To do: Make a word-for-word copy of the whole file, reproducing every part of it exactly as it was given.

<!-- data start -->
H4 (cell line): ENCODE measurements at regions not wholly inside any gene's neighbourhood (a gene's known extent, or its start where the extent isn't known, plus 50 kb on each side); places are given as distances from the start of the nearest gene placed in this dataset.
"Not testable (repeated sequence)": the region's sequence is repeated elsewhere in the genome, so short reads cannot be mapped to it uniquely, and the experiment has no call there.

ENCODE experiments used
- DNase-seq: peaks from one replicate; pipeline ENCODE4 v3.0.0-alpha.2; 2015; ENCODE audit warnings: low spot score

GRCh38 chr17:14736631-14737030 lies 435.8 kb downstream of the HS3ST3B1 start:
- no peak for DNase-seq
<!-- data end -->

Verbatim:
H4 (cell line): ENCODE measurements at regions not wholly inside any gene's neighbourhood (a gene's known extent, or its start where the extent isn't known, plus 50 kb on each side); places are given as distances from the start of the nearest gene placed in this dataset.
"Not testable (repeated sequence)": the region's sequence is repeated elsewhere in the genome, so short reads cannot be mapped to it uniquely, and the experiment has no call there.

ENCODE experiments used
- DNase-seq: peaks from one replicate; pipeline ENCODE4 v3.0.0-alpha.2; 2015; ENCODE audit warnings: low spot score

GRCh38 chr17:14736631-14737030 lies 435.8 kb downstream of the HS3ST3B1 start:
- no peak for DNase-seq